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The course of World War I harmed the major European news agencies, favoured the US agencies and changed the state of play in South America, and to a lesser extent in Africa and Asia. Propaganda polluted news; censorship, in various forms, often triumphed. “Regime change” in Russia and elsewhere had lasting consequences for the international news flow. And applications of new technologies, concerning radio and cinema newsreels, if still in their infancy, presaged, in American parlance, “a whole new ball game”. War reporting was almost a non-sequitur: propaganda and censorship triumphed in belligerent countries more than ever before: factual reporting was rare.
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Lebey, paralysed, followed agency matters from his Parisian home but was no longer actively involved; he died in 1922.
Havas “tolerated” the continued activity of L’Agence Radio (1904), officially founded in 1918.
A. Lefebure, op. cit., p. 240.
“Les agences d’information”, 13 September 1917, A.N. (France) 65 AQ U141.
In late 1913, Havas appointed full-time correspondents in New York and St. Petersburg: in 1912, it opened a bureau in Rabat.
S. C. Clements, Reuters assistant secretary, devised this, like AP’s W. P. Phillips.
J. Entwisle, “Remembering our colleagues”, Reuters blog.
Cf. D. Read, op. cit., pp. 125–7.
31 March 1917.
D. Wynseck, R. Pike, op. cit., p. 246.
O. Gramling, op. cit., p. 238.
Ibid., p. 243; Ph. Knightley, op. cit., p. 129.
J. A. Morris, Deadline every minute, New York, Doubleday, 1957, p. 102 ff.
J. A. Morris, op. cit., p. 103.
One Petersburg/Petrograd cable message to New York was 62 days in transit. O. Gramling, op. cit., p. 268.
Meaning: “herald”, “messenger”.
D. Read, op. cit., pp. 143–5. P. Frédérix, op. cit., p. 322.
In September 1914, despatches from Britain’s ambassador in Berlin “representing an official German organisation for influencing the press of other countries” were presented to the Houses of Parliament. Despatches of 27 February and 3 April related the genesis, at German government prompting, of a private company, which signed with Havas an agreement that Havas would “only publish news concerning Germany supplied by … Wolff” and wanted to do likewise with Reuters. The first foreign countries targeted were in South America and the Far East. HMSO, Cd.7595.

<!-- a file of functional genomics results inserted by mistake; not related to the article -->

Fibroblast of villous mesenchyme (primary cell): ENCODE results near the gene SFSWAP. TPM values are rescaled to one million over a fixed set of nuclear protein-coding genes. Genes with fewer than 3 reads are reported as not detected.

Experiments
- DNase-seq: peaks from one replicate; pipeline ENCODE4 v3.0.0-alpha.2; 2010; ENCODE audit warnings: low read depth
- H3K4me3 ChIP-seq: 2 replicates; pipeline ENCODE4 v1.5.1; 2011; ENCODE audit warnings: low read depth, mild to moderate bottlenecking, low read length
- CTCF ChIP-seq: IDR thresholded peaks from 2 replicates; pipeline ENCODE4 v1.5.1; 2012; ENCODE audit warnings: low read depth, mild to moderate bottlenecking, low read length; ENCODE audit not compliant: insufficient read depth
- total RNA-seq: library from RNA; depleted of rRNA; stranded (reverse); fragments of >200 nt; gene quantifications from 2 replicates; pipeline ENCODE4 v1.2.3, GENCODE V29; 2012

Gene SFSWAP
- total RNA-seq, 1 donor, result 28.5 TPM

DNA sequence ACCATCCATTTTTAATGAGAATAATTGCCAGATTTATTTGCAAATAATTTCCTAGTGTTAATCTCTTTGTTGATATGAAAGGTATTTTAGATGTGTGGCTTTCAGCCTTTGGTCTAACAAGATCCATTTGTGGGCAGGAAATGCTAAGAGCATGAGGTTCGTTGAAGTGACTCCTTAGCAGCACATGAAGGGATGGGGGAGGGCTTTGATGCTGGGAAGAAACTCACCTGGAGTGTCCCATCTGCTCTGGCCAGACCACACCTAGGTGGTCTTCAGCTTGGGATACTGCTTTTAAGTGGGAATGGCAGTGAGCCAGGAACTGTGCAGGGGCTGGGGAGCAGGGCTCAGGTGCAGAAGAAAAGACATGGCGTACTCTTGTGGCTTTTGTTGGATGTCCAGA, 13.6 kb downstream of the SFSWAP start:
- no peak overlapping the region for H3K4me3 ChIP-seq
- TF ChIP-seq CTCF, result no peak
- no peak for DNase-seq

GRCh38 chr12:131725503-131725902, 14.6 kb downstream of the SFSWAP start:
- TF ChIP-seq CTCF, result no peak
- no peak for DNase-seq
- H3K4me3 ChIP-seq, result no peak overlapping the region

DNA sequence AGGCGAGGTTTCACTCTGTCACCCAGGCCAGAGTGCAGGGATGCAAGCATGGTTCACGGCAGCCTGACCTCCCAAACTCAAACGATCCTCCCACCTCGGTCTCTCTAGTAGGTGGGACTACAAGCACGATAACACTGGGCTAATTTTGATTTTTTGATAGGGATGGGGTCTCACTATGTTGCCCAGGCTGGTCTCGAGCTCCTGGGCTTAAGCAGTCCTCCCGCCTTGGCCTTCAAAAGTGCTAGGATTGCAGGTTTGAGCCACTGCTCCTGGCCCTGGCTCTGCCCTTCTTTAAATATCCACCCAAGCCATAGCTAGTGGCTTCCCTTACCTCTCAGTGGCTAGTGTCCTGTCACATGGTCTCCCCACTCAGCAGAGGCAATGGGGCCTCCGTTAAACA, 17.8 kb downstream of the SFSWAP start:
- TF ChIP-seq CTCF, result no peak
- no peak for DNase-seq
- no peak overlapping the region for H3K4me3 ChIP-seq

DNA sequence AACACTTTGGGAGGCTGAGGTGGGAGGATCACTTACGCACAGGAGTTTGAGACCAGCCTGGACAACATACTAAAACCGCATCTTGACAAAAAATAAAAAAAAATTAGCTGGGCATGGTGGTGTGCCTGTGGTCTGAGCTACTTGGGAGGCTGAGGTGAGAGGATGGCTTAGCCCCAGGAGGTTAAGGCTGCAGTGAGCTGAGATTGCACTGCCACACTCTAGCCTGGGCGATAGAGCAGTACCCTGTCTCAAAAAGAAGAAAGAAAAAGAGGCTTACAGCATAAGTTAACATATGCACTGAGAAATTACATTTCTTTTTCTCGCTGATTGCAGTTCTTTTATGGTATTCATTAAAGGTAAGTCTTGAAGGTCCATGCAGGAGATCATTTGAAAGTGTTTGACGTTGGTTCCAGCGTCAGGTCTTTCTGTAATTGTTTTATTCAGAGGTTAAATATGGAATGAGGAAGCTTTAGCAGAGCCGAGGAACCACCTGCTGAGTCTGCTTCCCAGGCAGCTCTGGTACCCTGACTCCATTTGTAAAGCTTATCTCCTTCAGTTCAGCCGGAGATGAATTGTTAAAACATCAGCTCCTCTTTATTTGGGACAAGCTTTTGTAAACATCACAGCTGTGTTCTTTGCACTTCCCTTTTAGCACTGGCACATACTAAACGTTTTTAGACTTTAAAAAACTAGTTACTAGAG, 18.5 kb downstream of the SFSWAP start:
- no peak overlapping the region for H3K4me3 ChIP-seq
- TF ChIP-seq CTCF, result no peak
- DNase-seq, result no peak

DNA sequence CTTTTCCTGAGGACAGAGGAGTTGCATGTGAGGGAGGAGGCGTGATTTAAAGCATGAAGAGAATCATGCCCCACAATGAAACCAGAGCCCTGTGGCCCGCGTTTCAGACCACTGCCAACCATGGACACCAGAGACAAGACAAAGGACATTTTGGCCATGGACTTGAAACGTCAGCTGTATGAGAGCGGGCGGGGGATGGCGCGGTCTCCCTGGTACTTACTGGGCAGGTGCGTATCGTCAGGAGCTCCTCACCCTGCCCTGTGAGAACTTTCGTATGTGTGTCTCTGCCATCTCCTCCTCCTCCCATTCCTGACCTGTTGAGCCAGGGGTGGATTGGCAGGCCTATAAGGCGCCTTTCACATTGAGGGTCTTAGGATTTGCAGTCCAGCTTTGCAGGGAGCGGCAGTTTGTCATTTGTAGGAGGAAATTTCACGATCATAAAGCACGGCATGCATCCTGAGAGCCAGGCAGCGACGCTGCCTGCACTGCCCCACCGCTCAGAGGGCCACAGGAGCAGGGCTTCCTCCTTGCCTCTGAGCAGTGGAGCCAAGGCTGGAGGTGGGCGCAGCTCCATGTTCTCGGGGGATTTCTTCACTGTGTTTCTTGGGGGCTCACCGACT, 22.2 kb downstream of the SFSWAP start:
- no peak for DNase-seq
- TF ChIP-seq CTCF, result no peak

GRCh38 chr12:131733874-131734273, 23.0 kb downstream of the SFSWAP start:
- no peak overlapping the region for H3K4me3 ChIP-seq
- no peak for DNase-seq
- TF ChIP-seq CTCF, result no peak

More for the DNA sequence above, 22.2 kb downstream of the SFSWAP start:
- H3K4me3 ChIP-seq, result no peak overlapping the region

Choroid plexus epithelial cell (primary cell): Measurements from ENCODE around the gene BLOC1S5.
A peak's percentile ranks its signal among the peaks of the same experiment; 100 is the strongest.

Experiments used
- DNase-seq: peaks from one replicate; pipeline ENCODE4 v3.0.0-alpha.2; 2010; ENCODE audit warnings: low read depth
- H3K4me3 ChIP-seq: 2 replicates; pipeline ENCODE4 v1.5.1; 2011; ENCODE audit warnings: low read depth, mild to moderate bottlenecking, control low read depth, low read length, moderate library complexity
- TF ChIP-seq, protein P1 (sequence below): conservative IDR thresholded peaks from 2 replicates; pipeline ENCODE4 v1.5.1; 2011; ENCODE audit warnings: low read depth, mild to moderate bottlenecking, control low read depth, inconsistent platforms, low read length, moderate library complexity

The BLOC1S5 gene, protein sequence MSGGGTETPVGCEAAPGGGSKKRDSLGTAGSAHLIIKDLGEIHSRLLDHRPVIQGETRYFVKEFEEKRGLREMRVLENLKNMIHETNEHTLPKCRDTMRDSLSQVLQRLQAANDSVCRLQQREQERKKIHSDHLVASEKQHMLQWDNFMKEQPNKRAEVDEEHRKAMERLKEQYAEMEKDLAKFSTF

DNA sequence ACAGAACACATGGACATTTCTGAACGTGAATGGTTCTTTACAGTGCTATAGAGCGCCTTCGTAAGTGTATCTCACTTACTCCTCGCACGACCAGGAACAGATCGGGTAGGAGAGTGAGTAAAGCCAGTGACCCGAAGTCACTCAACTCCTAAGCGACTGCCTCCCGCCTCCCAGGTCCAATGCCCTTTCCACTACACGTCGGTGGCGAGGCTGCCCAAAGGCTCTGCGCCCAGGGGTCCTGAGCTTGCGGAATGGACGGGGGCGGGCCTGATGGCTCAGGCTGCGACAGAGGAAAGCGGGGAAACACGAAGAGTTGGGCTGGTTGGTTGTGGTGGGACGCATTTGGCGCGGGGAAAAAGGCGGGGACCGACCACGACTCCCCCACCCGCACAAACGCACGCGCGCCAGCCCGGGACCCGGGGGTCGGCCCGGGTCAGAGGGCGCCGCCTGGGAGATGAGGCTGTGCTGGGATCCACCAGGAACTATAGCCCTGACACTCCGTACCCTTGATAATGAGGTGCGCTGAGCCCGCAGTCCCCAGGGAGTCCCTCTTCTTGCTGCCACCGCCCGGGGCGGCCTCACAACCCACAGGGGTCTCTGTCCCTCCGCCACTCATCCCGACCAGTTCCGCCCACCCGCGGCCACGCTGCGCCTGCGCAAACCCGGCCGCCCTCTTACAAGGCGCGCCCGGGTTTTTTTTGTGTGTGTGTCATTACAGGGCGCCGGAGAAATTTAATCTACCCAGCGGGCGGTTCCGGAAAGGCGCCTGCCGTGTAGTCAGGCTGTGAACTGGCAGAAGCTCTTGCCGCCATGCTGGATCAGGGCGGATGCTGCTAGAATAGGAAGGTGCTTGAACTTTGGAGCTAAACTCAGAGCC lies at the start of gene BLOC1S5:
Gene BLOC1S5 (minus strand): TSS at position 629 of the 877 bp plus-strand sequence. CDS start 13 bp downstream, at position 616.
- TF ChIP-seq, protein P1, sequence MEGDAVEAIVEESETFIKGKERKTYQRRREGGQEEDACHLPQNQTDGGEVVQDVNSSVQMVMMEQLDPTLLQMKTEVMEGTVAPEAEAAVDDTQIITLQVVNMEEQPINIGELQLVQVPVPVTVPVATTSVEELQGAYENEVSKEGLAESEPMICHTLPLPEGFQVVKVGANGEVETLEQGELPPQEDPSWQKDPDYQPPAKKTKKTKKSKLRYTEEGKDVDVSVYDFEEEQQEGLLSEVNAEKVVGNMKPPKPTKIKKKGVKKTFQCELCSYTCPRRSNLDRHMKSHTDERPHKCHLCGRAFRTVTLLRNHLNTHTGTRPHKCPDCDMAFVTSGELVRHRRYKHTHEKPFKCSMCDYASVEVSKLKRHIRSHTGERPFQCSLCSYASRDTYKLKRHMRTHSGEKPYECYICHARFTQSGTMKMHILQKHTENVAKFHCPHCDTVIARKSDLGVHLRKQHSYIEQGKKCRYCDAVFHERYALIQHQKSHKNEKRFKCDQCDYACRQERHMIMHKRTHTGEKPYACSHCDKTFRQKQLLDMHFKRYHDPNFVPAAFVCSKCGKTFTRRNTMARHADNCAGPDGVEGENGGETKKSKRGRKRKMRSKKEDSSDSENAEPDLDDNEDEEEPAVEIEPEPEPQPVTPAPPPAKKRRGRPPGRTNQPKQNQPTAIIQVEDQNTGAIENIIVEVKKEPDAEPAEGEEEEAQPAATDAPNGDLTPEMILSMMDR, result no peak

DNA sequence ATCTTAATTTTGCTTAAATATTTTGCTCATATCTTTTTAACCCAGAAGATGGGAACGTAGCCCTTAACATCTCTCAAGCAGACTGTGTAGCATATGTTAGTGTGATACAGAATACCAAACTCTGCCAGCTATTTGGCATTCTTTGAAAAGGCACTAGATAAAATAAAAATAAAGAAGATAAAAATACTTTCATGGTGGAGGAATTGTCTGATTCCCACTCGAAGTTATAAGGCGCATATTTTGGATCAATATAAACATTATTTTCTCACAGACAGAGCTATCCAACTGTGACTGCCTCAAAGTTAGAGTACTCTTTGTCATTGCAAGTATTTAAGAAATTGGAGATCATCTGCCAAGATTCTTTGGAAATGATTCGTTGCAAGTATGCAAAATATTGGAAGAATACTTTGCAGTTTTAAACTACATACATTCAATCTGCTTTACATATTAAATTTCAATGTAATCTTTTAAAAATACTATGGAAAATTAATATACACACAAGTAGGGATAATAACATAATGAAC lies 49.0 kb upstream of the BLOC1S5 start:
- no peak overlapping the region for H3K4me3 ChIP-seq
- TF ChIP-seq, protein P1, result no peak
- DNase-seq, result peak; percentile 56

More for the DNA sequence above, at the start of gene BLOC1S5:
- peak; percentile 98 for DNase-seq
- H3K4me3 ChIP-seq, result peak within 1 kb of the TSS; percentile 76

D. Winseck, R. Pike, op. cit., p. 243.
Heidi J. S. Tworek (2016) “How not to build a world wireless network: German-British rivalry and visions of global communications in the early twentieth century, History and Technology, 32:2. pp. 178–200. H. Tworek, News from Germany, Cambridge, Harvard University Press, 2019.
The Kansas City (Mo.) Journal. Edwin Hood archive. Washington D.C. (Cf. infra).
Library of Congress, Washington, D.C. mm 79026435.
A reference to the sensational journalism associated with Jo Pulitzer and W. R. Hearst.
“Up at 7, to bed at midnight, … hard work … writing my darned head off”.
E. Hood to Sophie Hood, 13 February 1919. (The League of nations was established in January 1920; previously, the US Congress refused to ratify the Versailles peace treaty and the League of Nations. W. Wilson died in 1924.) In March 1919, Hood heard from Washington of Republican party opposition to a “League of Nation plan. We fear a tremendous crash that will overturn every remaining sane government in Europe and turn America into a great military camp”. At other times he was hopeful of how “American newspaper correspondents have... some influence for good because of the effect of our writings upon the entente nations as represented here through their newspapers” (13 February).
Edward House, adviser to W. Wilson.
Arthur Balfour, previously British prime minister, was foreign secretary 1916–19.
E. Hood to S. Hood, 2 March 1919.
S. Pichon, French foreign affairs minister, 1917–20 (Hood writes “Pinchon”).
E. Hood to S. Hood, 2 March 1919.
M. Stone, op. cit., p. 355.
Ibid., p. 360.
The niceties of the legal terminology included “unclean hands” and “ticker tips”.
- World War I and the Agencies
Michael B. Palmer
- Chapter 4